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Angel Food Cake with Seven Minute Icing

by on June 15, 2007 · 6 comments

Fuzz loves the Strawberry Shortcake and Friends series of DVD’s. Her favorite character is Angel Cake, who is a temperamental artist.

Yesterday, I wanted to make a special dessert for my dad. Fuzz suggested we bake an angel food cake (something she hadn’t eaten in years) and I agreed. We had to go to the store for a few things, and as I loaded groceries into hot car, it occurred to me that I was crazy for baking in weather like this and that I should switch to ice cream desserts. But I’d already separated 14 eggs and had to continue on with the cake.

The cake came together quite nicely and that night, Todd said it was one of the best ever. I agreed. It had been too long since I’d made a good angel food cake.

angel food cake with strawberries.jpg

Even though I buy pre-made angel cakes on occasion, there’s no substitute for freshly made angel cake. It’s crustier and has a better texture and flavor. Like Strawberry Shortcake’s friend Angel Cake, angel food cake can be temperamental. Follow the instructions carefully and remember the following.

1) Make sure to let your egg whites come to room temperature
2) Add the sugar slowly
3) Do not overbeat after adding the flour

Those are the most important tips I can think of. Some recipes also call for quick dissolving sugar or suggest that you buzz your sugar in the food processor to make it fine. With this recipe, you don’t have to. This one was adapted from Good Housekeeping. The original is in this cookbook, which I love! The recipes are triple tested and always work out.

Angel Food Cake

12-14 large egg whites (1 2/3 cups total)
1 cup cake flour
1/2 cup powdered sugar
1 1/2 teaspoons cream of tartar
1/2 teaspoon salt
1 1/4 cups granulated sugar
2 teaspoons vanilla
1/2 teaspoon almond extract (optional)

Set the egg whites in bowl of mixer and let them come to room temperature (takes about an hour). Note: It’s easier to separate the eggs while they are cold.

When ready to cook, preheat oven to 350 degrees F.

Into a medium bowl, sift together the cake flour and powdered sugar; Set aside.

With mixer on medium speed, beat egg whites and cream of tartar until foamy. Increase mixer speed to medium high; beat until soft peaks form. Beat in salt, then gradually sprinkle in granulated sugar, 2 tablespoons at a time, and beat until egg whites stand in stiff peaks. Beat in vanilla and almond extract (if using).

Transfer egg white mixture to a larger bowl. If you don’t have a larger bowl, you may use the same bowl, you just might make a bigger mess. Sift flour mixture, one-third at a time, into whites. Folding with a rubber spatula or wire whisk just until flour mixture disappears. Do no over-mix.

Turn batter into an ungreased 9 to 10 inch tube pan (highly recommend removal bottom tube pan). Bake 35 to 40 (mine was done in 35) minutes, until cake springs back when lightly touched. Invert cake in pan and set on metal funnel or bottle. If using an angel food cake pan with legs, you won’t have to worry about funnel or bottle. Let cool, then carefully loosen cake from side and center of pan. Prepare Seven Minute Icing.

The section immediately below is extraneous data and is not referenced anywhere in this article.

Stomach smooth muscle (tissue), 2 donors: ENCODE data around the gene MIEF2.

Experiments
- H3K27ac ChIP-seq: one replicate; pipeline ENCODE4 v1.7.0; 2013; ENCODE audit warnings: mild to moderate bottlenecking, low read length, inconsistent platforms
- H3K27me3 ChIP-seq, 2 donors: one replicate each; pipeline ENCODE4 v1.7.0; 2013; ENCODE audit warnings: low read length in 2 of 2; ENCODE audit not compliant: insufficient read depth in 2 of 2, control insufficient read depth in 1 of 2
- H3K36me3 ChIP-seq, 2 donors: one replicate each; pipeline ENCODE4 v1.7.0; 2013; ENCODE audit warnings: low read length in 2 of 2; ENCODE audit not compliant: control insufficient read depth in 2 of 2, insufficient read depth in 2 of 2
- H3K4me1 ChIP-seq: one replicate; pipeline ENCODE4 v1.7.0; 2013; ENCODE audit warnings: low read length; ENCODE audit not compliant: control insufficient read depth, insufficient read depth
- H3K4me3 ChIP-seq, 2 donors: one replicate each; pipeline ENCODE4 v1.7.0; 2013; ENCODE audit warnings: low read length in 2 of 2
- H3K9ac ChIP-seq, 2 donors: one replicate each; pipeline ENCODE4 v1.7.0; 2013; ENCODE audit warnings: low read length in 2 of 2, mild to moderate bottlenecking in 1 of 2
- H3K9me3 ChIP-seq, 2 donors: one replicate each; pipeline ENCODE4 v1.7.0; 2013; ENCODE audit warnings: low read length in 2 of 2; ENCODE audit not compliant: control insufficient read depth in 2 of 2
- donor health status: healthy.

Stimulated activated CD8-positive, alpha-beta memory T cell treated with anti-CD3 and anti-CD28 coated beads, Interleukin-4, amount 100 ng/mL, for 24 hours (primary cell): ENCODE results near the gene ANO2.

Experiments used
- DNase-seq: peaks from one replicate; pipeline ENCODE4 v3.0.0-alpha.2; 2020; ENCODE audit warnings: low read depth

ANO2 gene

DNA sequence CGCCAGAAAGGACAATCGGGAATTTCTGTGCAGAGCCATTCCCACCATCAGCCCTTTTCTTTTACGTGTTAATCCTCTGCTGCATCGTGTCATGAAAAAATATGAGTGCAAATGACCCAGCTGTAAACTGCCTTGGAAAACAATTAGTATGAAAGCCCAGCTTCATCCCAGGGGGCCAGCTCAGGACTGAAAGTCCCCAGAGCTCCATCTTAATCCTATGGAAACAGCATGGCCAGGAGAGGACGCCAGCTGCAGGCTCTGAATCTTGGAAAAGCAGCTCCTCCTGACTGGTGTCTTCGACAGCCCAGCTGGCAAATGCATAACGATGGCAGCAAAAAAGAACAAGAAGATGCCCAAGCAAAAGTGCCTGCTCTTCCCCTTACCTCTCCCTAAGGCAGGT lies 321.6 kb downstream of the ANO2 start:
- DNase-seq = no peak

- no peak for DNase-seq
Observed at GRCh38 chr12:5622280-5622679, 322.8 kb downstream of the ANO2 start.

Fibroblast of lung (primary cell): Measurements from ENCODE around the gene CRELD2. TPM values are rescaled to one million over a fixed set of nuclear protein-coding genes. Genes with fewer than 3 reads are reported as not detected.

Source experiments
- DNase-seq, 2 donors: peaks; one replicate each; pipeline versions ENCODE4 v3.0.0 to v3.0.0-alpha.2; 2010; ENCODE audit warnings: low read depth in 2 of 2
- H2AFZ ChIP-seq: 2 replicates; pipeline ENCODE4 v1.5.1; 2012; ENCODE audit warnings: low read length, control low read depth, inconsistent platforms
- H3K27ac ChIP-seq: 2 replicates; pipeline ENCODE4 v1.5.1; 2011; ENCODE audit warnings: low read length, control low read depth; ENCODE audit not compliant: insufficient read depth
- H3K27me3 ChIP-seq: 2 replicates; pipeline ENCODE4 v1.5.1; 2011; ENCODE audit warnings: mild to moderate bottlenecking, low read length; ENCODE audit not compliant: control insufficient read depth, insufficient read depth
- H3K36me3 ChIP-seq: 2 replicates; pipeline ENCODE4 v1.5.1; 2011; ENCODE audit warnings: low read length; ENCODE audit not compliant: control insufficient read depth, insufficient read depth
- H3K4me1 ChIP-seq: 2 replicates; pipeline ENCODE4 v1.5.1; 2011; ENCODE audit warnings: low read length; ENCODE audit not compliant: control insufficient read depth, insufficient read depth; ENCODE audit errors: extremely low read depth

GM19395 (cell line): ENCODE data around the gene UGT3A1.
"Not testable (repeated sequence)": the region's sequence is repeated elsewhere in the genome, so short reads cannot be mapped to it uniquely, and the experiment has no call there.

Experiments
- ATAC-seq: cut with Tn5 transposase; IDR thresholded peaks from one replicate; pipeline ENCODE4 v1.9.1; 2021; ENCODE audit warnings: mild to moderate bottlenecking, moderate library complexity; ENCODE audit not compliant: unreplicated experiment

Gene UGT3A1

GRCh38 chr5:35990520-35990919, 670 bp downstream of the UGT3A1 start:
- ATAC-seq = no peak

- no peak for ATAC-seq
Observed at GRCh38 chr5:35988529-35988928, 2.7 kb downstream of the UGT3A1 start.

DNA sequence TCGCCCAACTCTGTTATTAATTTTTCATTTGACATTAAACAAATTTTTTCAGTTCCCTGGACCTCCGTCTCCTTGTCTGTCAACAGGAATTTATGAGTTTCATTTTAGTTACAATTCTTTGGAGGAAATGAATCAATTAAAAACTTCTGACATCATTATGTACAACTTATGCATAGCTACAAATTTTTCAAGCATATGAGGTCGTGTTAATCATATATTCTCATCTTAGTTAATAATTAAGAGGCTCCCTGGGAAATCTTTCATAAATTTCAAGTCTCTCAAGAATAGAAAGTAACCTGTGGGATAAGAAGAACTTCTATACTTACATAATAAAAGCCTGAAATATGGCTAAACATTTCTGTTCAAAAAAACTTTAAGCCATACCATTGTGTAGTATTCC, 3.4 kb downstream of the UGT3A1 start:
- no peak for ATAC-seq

Seven Minute Icing

2 large egg whites
1 cup sugar
¼ cup water
2 teaspoons fresh lemon juice
1 teaspoon light corn syrup
1/4 teaspoon cream of tartar
2 teaspoons vanilla

Combine all icing ingredients except for vanilla in a deep metal bowl which will sit comfortably on a saucepan of simmering water. Alternatively, put the ingredients in top of a double boiler. Using high speed of electric mixer, beat for 7 minutes over simmering water. Peaks should be either soft or perhaps stiff after 7 minutes – my icing is usually done in 7 minutes. If yours is not done, remove it after 7 minutes and beat for another 5 to 10 minutes or until peaks are stiff. Spread all over cake. Note: I tend to let my water get too hot, which is probably why mine is always done in exactly 7. It always works out, well for me, though! Most directions, however, say to use simmering water and do not let it boil.

Note:   I sometimes serve frosted angel food cake with extra sweetened whipped cream or whipped topping, so that’s why the photo has a big scoop of whipped cream on it.  The frosting is around the side.

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Published on June 15, 2007

{ 6 comments… read them below or add one }

Joe June 15, 2007 at 12:05 pm

I love angel food cake! Great summer-y treat for sure… Just to make sure, the powered sugar is suppose to be 1/2 cup?

Anna June 15, 2007 at 12:11 pm

Hi Joe,

Yup, believe it or not that is correct. They ask you to use 1/2 cup powdered sugar, plus another 1 1/4 cup granulated. They also have you sift the powdered sugar in with the cake flour, which is interesting. I haven’t been able to find an on-line version of this particular angel food cake from Good Housekeeping, but they do have their lemon version, which is similar…uses the same odd technique.

http://www.goodhousekeeping.com/recipefinder/recipe/Lemon_Angel_Food_Cake/rf/1695

Jen June 15, 2007 at 12:52 pm

I loved Strawberry Shortcake when I was a kid. I seemed to recall my favorite being somesort of Blueberry girl. . .in any event, you’ve inspired me. I think I’m going to make angel food cake this weekend.

Anna June 15, 2007 at 1:08 pm

Jen, that’s Blueberry Muffin. She’s a good kid….not as high-strung as Angel Cake.

Good luck with the cake. This one is denser than store-bought cake…but not heavy. I am not sure how to describe it in baker talk. I have a few other recipes for angel food cake, but this one is my favorite.

surcie June 16, 2007 at 8:46 pm

Yum! Looks like a slice o’ heaven to me.

Sarah July 4, 2012 at 7:00 pm

Delicious! Made it for July 4th with berries and whipped cream! So good!

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